Hearts were for real. Ten games into the 2005-06 Scottish Premier League season, the Tynecastle…
You hear the phrase ‘golden generation’ a lot in football these days. Just about every national team seems to have had one, with success on the pitch an inconsequential factor. Take Belgium, for instance. The current crop of Belgium internationals are often described as a ‘golden generation’: not because they’ve cemented their place in the history books by lifting major honours, but because they have a particularly talented generation of players all progressing through the youth ranks, reaching their peak around the same time.
So in order for a crop of players to be considered a ‘golden generation’, it seems as if results aren’t quite as important as the overall ability of the players involved. So long as a group of players are of noticeably higher quality than their predecessors, then this is probably enough for them to earn a ‘golden generation’ tag.
Which brings us to Hibs. Around the middle of the previous decade, the Leith club were producing their very own golden generation. Year after year more new faces would be promoted to the senior side, each one making an instant impact on the club’s fortunes on the pitch. Between 2002 and 2007 it seemed like the club had a never-ending conveyer belt of talent just waiting to play. Scott Brown, Steven Whittaker, Kevin Thomson and Steven Fletcher were just some of the youth products blooded in the senior team during this time that went on to enjoy successful careers.
One by one the players left Hibernian in search of a higher level. Many made the short trip to Glasgow to sign for either half of the Old Firm, some went down to England while Garry O’Connor ended moving to Russia in a multi-million pound deal. The club raised around £20 million in player sales from 2005 to 2009 – a huge sum for a club of Hibernian’s size at the time – but it’s probably fair to say that the club didn’t capitalise on their golden generation on the pitch. There was a League Cup win in 2007 but apart from that, the exciting group of players have few tangible successes in Edinburgh.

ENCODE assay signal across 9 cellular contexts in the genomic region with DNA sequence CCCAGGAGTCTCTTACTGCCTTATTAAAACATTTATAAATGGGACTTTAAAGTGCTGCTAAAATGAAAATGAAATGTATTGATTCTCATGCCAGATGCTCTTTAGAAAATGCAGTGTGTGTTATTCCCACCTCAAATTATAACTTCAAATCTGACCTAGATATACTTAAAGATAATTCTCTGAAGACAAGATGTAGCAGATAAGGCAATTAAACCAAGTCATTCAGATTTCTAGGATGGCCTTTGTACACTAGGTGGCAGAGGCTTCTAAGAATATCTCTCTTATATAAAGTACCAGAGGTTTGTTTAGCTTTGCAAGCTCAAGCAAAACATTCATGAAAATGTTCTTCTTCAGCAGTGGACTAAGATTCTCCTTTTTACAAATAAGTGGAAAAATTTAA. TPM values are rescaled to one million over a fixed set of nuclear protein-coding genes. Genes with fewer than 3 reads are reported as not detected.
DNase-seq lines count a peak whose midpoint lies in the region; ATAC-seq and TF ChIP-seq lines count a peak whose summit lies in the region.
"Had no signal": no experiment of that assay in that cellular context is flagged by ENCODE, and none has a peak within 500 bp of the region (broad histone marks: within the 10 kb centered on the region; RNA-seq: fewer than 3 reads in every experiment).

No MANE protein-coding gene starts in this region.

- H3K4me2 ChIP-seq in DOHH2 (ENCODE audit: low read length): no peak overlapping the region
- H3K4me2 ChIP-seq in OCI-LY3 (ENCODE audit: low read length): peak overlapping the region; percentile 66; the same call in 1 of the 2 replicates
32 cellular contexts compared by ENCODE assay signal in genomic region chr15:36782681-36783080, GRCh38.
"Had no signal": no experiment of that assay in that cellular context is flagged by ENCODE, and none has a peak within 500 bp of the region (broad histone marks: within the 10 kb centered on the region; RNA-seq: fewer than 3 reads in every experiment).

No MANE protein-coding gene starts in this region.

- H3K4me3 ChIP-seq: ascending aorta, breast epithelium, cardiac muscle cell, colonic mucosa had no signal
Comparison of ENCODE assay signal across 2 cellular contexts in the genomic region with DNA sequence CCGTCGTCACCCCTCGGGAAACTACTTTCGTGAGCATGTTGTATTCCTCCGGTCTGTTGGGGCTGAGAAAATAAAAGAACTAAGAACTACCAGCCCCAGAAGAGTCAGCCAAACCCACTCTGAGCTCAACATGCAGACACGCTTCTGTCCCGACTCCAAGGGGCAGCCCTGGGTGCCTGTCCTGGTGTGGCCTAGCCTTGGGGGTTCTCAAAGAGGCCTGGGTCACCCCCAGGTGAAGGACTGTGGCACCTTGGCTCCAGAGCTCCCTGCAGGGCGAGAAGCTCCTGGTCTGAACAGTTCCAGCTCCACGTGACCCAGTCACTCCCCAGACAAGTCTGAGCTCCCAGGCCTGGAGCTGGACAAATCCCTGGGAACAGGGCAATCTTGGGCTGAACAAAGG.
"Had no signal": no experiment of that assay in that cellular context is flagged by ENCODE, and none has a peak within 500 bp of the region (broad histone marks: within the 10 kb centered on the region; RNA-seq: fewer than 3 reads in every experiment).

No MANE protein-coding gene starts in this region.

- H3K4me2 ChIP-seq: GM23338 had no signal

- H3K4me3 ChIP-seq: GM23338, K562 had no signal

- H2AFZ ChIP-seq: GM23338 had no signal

But what if Hibernian’s team wasn’t periodically dismantled? What if, rather than acquiescing to player sales, the Hibs board refused to play ball and made retaining their squad their top priority? What if Hibs had kept their golden generation?
During this period of the noughties, the sheer number of future internationals that Easter Road was developing was truly remarkable. Steven Whittaker, Scott Brown, Kevin Thomson, Dean Shiels, Derek Riordan, Garry O’Connor and Steven Fletcher all went on to play for their national sides and were products of Hibernian’s youth academy. With talent such as this pouring out the youth academy, the club didn’t need to rely too heavily on the transfer market to populate the squad. That doesn’t mean that the club didn’t have an eye for a player too, though.
Gary Caldwell joined on a free transfer from Newcastle after spending three seasons at the English club out on loan, failing to make a single first team appearance. Fellow central defender Sol Bamba – who went on to start for Ivory Coast at the 2014 World Cup – was signed from Dunfermline for around £80,000 while Liam Miller joined for free. Michael Stewart was recruited from Manchester United for nothing and mercurial talents like Abdessalam Benjelloun and Merouane Zemmama were identified and brought in.
This combination of neat work in the transfer market with a flourishing youth setup left Hibs in an enviable position and it’s fun to think of the team that might have been. Below, we’ve made up a possible starting eleven for Hibs from this era, had they managed to keep a hold of all of their players.
It’s a fairly impressive team and it’s one that still has no space to accommodate the likes of Stewart, Shiels, Zemmama or Ivan Sproule. As a team filled with players who would go on to lift league titles later in their careers, it isn’t inconceivable to imagine this team seriously troubling the Old Firm duopoly of the time.